Violin Bow Thumb

May 20, 2004 at 02:10 PM · Does anyone have a feeling as to whether the bow thumb pushes up into the stick (in a grasping "baby pincer" movement between thumb and middle finger) or pushes diagonally towards the screw (with the upper inner corner of the thumb touching the wood stick and the tip touching the edge of the black frog). I have heard different things and I want some clarity. Also in conjunction with this, I have been experimenting with thumb placement and have been experiencing some bouncing of the bow on the down bow. I am curious as to how the thumb position and power relates to this. Your thoughts are appreciated!

Replies (16)

May 20, 2004 at 12:45 AM · Greetings,

Stephanie, I tried the thumb pushing back diagonally both with and without the bow and created tension in the base of my thumb so I personally would not do it.

You might find it helpful to practice just balancing the bow between thumb , first and litlte finger as in a tripod. this is the most relaxed condition in which removal of any one finge rreesults in the bow falling. No tension is inolved. Then experiemnt with playing just using these three fingers. Then try playing using thumb, middle finger and little fringer only. The middle finger will have to be slightly higher up the stick than nornmal in this case.

I think these kind of exercises help to make the function and use of the thumb clearer.

The bow bouncing could have many different cause but a primary one is that the height of your arm is incorrect. It should form a plane with the bow stick whateever string you are playing on.

You might find working on wb martele etudes helpful for this,



May 20, 2004 at 01:31 AM · Good idea about the bow balancing exercises. I personally find it helpful to think of my little finger as being strongest, but since strong connotes pushing, I'd rather say--I think of its endurance and agility as vital components of my bow technique. I think of my thumb as a pivot with the second finger countering it, my fourth finger as a helper in the lower half, especially at the heel, and the first finger as extra help in the upper half. If the thumb is pushing too hard it won't be flexible--flexibility, and an ability to keep the hair into the string with minimum effort (by balancing the thumb and pinky especially), are most important I think.

Bounciness also occurs with incorrect tension on the stick, or if the bow is of poor quality.


May 20, 2004 at 01:29 AM · Many players have this idea of 'holding' the bow and this often manifests as gripping (in precisely the automatic 'baby' grip described). I often find it useful in these cases to introduce the idea of *enclosing* or *encasing* the bow rather than specifically holding it; very young students sometimes benefit from the image of holding a small animal (cute is good...). Pressure with the thumb is only really necessary as *counter*pressure; unless pressure is being applied downwards, the thumb may be thought of merely as a perch.

May 20, 2004 at 03:23 AM · Greetings,

`a perch` a fish?



May 20, 2004 at 03:30 AM · I've toyed with the idea of using raw eggs in the studio to show light round fingers--but I would like to avoid cleaning that kind of mess up at all costs.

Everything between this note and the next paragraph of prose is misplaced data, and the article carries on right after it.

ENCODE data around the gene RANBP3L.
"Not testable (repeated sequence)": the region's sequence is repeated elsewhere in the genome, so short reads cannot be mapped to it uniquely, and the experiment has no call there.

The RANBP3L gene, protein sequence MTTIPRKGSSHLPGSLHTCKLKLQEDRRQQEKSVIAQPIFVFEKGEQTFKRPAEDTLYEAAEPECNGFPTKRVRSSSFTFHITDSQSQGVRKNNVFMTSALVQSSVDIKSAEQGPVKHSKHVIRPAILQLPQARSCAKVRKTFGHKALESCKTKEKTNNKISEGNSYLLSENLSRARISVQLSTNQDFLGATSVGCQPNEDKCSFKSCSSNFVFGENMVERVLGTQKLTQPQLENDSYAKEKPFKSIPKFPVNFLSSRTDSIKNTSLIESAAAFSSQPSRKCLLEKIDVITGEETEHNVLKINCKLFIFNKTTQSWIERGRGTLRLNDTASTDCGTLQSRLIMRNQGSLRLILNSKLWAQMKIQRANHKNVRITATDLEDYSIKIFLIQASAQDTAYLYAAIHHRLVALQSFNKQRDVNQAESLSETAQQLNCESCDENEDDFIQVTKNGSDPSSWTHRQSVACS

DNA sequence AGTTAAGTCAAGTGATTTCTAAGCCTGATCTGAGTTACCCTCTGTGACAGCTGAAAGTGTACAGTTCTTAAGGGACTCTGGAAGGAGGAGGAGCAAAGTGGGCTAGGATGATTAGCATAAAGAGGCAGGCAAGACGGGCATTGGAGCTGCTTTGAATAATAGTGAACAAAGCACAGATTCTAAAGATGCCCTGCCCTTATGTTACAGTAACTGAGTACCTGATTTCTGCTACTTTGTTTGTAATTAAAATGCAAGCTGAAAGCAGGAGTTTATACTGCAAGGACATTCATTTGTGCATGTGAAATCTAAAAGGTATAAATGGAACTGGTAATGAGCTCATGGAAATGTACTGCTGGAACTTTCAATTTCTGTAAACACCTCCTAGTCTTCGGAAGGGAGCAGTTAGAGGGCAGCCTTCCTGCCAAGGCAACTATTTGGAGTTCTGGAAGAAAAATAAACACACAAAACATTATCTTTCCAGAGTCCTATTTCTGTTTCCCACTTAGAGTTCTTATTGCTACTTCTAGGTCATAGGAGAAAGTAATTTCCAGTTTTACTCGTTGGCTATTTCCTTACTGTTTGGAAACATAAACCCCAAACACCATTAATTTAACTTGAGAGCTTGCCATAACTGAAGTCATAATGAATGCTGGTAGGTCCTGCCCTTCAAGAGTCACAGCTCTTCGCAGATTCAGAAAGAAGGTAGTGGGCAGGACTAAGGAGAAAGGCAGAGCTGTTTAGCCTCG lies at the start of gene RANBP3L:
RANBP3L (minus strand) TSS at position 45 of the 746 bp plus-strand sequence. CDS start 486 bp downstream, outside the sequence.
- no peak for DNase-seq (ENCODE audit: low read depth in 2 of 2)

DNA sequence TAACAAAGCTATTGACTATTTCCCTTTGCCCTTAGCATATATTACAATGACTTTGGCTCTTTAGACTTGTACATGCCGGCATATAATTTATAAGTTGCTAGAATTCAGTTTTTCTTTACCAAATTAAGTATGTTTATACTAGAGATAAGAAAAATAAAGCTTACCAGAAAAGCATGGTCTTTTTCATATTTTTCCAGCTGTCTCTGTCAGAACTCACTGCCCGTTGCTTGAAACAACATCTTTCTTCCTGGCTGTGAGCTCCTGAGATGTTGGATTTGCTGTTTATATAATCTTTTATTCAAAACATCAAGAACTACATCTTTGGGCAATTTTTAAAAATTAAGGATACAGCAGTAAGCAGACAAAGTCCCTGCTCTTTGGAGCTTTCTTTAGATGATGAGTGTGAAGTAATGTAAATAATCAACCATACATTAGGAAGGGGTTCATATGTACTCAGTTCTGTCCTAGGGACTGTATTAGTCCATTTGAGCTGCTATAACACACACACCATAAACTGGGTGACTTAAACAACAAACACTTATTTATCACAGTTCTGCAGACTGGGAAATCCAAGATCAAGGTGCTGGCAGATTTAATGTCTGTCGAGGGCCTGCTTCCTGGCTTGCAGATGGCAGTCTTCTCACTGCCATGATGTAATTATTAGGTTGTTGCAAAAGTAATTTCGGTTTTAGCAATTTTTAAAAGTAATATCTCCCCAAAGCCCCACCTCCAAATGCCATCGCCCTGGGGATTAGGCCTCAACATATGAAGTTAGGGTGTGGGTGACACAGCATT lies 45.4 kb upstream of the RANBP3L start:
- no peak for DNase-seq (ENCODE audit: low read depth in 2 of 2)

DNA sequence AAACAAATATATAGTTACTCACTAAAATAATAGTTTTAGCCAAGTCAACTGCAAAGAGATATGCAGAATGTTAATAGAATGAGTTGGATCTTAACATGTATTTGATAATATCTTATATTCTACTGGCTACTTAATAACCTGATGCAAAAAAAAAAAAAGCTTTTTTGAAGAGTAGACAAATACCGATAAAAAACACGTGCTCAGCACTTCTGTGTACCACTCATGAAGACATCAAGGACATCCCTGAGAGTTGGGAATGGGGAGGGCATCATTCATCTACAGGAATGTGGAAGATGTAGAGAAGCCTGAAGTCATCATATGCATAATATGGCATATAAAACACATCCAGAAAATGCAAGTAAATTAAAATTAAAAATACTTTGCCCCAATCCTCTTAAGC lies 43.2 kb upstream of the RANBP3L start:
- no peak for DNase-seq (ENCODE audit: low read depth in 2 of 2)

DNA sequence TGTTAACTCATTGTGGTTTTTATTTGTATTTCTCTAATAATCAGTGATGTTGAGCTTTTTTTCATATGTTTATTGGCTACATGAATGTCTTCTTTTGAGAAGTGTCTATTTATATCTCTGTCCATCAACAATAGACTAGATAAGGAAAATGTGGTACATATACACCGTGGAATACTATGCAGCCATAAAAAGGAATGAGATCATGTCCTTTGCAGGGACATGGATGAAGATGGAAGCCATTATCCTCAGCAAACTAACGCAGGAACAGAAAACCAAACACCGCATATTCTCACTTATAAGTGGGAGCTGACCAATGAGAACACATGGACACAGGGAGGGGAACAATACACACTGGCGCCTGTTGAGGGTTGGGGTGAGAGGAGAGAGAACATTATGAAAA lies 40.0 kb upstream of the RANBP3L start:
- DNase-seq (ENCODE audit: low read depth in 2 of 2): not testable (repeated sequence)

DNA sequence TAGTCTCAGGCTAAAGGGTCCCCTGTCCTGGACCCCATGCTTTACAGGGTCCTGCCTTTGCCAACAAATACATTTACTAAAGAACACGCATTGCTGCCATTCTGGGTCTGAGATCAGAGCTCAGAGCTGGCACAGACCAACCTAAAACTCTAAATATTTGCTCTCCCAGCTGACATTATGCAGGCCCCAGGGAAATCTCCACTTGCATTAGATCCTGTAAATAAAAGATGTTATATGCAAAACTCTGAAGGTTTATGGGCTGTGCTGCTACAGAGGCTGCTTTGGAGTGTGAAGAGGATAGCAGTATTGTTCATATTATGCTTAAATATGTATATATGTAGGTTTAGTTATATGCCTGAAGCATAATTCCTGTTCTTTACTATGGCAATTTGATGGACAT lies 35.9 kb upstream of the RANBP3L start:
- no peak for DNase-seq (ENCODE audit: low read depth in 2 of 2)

May 20, 2004 at 03:37 AM · I wish I lived in Japan. Then I'd have no doubt where to go looking for a good teacher! Maybe great.

May 20, 2004 at 03:46 AM · Greetings,

as a Sufi poet once said:

Out beyond the ideas of rigthness and wrongdoing is a field. I will meet you there.



May 20, 2004 at 08:40 AM · Hard-boiled eggs! :)

May 20, 2004 at 12:23 PM · I've toyed with the idea of laboratory mice...

May 20, 2004 at 06:19 PM · hey thats a good quote

May 20, 2004 at 07:41 PM · bow hold is most efficient this way: hold is actually in the thumb and middle finger. pinky and index fingers apply pressure accordingly depending on where you are on the bow or what technique youre trying to use, and the ring finger is pretty passive and just sits there...maybe used for extra balance, but middle-thumb with interchanging pinky and index should be enough

the galamian hold has been greatly exaggerated and now teachers are telling students to spread your fingers out on the bow as much as possible with is very bad.

May 20, 2004 at 11:42 PM · I see that bowhold with new students who learned it in strings class. Yikes...

Maybe it's just me, but I don't think of the 4th finger as doing nothing, especially at the bow change at the frog and in the lower half.


May 20, 2004 at 11:43 PM · Greetings,

I wasn`t aware that this spread fingers thing was so widespread. But, for what it@s worth I think Galamian taught primarily a slightly extended forefinger. That is the only aspect of the hold attributed to him that is different from so many others. I also undertsand form a numbe r of his students that he had second thoughts about this later on. I have never believed Galamina wa sas dogmatic as some people often suggest.



May 21, 2004 at 01:19 AM · Agreed, Kismet... I actually believe that my pinky leads the flexing of the rest of my fingers at the frog. When my - often adult - students have stiff fingers, I target the thumb and little finger first.

May 21, 2004 at 04:18 AM · Sorry, it seems I'd polished off my keg of prune juice before my last post (must see a doctor about this)...I was referring to my ring finger, although I do agree with you Sue that it is the pinky, which, albeit in a concerted effort, leads the bow change at the frog. The ring finger I see as aiding and abetting in terms of sharing the weight.



May 22, 2004 at 01:32 AM · One of my teachers told me the bow is 'held' primarily by middle and ring fingers plus thumb. He claimed that if you can't feel the frog pressing against your ring finger there's something up...

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